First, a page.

Liberty, Security, and the TSA

James Otteson,

Release Date
November 9, 2011


Civil Liberties

According to Professor James Otteson, there is a trade-off between liberty and security. Consider the recent procedures instituted by the Transportation Security Administration (TSA) in the name of defending us against terrorism. Are these procedures too invasive?
This is a fairly difficult question to answer. We all have different tolerances for risk. Car crashes cause many more deaths than terrorist attacks. Swimming pools kill more people per year than accidental gun discharges. Should we completely ban cars, swimming pools, and airplanes? Most people would say no. This is because, as mentioned before, that there is a trade-off between security and liberty.
Professor James Otteson feels that the TSA procedures are too invasive, as we have lost all of our liberty and privacy in exchange for security. As a result, we now have no say in our own liberty or privacy and cannot determine the best trade-off for ourselves.

Liberty, Security, and the TSA
The tradeoff between security and liberty can be illustrated by one issue that’s come to the fore in America recently, and that is with respect to terrorism. So consider the Transportation Security Administration. What is its job? Its job is to ensure our security on airline transportation.
Everybody wants to be secure on airline transportation. But consider the recent procedures that they’ve put in place, which some feel—including myself—to be rather invasive. Is it too much? Well we can’t answer that question until we first realize that there is a tradeoff involved.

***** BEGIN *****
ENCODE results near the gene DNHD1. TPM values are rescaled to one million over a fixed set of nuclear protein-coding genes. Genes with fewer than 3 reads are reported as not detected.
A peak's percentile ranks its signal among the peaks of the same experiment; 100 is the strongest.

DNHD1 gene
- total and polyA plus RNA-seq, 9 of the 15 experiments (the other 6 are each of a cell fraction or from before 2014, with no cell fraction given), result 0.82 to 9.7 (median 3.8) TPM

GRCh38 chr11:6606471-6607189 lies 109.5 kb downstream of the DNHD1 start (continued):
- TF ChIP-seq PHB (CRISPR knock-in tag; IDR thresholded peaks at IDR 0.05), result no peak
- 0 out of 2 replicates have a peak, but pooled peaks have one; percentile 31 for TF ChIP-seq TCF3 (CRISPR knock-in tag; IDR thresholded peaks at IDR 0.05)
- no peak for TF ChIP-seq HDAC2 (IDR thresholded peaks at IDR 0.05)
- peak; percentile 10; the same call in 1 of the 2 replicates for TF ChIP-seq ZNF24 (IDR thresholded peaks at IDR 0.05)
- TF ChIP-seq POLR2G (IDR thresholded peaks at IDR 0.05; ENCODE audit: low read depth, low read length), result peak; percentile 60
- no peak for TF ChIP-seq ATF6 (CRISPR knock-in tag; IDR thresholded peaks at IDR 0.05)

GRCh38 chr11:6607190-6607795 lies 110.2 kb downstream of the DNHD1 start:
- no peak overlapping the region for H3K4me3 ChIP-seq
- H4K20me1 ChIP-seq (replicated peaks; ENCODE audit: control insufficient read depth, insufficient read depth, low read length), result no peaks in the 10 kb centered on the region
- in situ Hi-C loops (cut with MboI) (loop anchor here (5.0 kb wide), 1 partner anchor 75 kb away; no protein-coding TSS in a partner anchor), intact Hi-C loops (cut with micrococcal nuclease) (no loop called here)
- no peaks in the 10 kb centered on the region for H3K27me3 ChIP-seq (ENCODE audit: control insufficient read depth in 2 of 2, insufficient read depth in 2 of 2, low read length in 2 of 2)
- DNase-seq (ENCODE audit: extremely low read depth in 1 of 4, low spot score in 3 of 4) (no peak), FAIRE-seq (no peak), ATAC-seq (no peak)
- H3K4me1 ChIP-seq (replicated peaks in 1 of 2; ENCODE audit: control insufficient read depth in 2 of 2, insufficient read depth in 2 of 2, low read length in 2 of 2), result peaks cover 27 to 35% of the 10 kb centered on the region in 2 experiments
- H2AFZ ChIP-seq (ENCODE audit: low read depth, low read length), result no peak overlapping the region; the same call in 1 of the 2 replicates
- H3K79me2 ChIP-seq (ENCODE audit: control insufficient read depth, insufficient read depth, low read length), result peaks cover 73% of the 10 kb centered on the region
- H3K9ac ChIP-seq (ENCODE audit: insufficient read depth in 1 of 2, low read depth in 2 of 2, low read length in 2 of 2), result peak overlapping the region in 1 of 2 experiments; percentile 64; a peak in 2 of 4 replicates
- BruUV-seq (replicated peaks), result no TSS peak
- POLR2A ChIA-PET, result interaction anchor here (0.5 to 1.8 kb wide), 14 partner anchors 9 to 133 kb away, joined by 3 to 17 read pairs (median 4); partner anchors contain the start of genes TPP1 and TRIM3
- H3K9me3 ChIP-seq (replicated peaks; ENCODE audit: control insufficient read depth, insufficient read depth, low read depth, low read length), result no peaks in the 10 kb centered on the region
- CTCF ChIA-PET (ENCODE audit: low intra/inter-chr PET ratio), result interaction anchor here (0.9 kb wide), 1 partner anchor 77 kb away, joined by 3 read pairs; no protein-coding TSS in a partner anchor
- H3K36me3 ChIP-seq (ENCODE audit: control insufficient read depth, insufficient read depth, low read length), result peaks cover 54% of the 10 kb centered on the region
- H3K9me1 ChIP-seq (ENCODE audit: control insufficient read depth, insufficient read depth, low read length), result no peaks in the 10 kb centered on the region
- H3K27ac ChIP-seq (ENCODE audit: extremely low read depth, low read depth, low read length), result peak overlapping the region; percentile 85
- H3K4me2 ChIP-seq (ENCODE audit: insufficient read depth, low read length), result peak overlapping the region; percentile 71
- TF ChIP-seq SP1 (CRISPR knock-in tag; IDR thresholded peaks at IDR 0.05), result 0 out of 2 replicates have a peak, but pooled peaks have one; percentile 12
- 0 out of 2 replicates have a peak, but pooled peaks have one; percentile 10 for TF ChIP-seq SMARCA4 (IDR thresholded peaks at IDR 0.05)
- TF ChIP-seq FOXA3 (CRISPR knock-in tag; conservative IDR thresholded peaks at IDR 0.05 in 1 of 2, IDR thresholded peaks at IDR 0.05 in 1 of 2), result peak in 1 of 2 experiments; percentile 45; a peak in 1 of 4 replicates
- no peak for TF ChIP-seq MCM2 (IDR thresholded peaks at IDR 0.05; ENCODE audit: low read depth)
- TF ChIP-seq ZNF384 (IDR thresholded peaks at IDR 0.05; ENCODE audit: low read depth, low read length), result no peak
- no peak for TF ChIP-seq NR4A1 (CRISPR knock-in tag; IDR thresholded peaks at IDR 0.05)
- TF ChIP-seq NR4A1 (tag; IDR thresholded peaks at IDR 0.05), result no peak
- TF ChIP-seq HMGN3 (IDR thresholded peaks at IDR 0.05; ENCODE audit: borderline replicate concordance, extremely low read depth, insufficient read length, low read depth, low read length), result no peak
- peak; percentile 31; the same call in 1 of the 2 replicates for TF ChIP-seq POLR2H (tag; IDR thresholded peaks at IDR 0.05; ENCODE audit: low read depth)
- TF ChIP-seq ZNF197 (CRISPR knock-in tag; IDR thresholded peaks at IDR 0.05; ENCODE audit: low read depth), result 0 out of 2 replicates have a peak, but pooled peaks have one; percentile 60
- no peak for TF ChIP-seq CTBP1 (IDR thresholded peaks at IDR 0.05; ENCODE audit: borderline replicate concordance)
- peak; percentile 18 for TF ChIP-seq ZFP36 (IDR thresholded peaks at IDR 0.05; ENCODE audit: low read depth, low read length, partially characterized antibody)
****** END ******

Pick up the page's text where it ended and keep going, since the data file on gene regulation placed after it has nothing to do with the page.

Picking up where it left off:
The more security we have, the less liberty we’re going to have. And in the case of the TSA, it’s a tradeoff not just against liberty but also against privacy. The TSA is being awfully invasive into our privacy. Well, is it the right amount of tradeoff?
Well consider that individuals are different. Individuals have different tolerances for risks. So, some people are happy to go through the TSA procedures; other people are upset about it. But, think about other activities. Did you drive to work today? You are much more likely to die in an automobile accident than you are by a terrorist action. In fact it’s by orders of magnitude.
Do you have a swimming pool in your backyard? Many more people get killed by drowning in swimming pools than are killed by accidental gun discharges in the United States. Now, does that mean we should ban pools? Should we ban automobiles? One way to make sure, to guarantee that we do not have any more terrorist attacks on airplanes is to ban airline travel. But, of course we don’t want to do that.
Why don’t we do that? Because the tradeoff is too great. Exactly. That’s the point. The problem with the TSA is not just that maybe the place that they’ve put the line between liberty and security is not where you or I would have chosen, but it’s that they’ve chosen to trade off all of your liberty, all of your privacy against security. Once that’s has happened, you and I no longer have any say in our liberty or our privacy.
So, whereas some people may be willing to trade off all of their liberty and privacy for security, most people aren’t, and we no longer get to make that choice. So, the threat to individual liberty becomes even greater now because it is not just that the particular tradeoff is not where we might have chosen it, but that we’ve lost the liberty to make the choice at all.